A composite image showing CT scans of a worm-lizard skull from the top down and side
This CT scan shows the skull of Z. quadrifrons. Each bone is shaded a different false color. The top view (upper) shows structures that look like interlocking fingers, which help hold adjacent bones together.P. Lewis

Also strange is how sutures in these skulls — natural seams between some bones — have “zig-zaggy connections,” Hartstone-Rose says. Many are interlocked, like hands whose fingers are intertwined. The sutures’ patterns may relate to how the animals move their heads. Worm-lizards dig in a variety of ways, he says. Some move their heads up and down and others side to side.

To need such unusual sutures, these animals “must be doing something powerful with their skull,” Lewis says. He thinks the sutures help keep the worm-lizards’ skulls from breaking when they burrow through tough soil.

The team’s new findings appear in the March issue of The Anatomical Record.

More worm-lizard mysteries

So far, Meza has investigated seven of the eight Zygaspis species. Many anatomical studies only examine one specimen from one genus, says Meza, who is now at Arizona State University in Tempe. From one sample, studies may attempt to draw conclusions about a whole class of animals. But even among different species from the same genus, Meza has found many unique features. This work shows the need to study multiple specimens in the same genus, he says.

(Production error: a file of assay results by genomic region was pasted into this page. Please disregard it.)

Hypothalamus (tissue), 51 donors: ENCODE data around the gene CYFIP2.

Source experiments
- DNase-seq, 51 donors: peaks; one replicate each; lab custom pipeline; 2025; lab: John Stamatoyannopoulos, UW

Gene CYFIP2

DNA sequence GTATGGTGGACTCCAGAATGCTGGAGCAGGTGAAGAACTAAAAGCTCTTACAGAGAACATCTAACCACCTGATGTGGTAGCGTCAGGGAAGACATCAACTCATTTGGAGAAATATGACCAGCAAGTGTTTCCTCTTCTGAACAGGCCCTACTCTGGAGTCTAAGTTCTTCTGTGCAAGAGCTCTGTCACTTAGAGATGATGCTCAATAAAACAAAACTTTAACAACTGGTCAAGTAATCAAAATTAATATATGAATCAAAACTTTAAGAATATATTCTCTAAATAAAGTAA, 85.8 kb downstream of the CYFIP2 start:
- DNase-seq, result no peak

Rather than studying more bones, Lewis first wants to learn more about the animals’ muscles, nerves and brain — their soft tissues — in their heads. Then, he’d like to study how soft tissues and the bones work together.

Hartstone-Rose, in contrast, is more interested in how these animals’ bones develop. He’s particularly curious about the premaxilla, the bone that holds the large central tooth. In most animals, there is a left and a right one, he notes.  But in amphisbaenians, there is just one middle bone. Studying the skulls of baby amphisbaenians could reveal differences that set these creatures apart from others.

These two new papers “do a beautiful job of describing magnificent biology,” Hartstone-Rose says. But they’re only the beginning, he adds. For worm-lizards, there are still more questions than answers.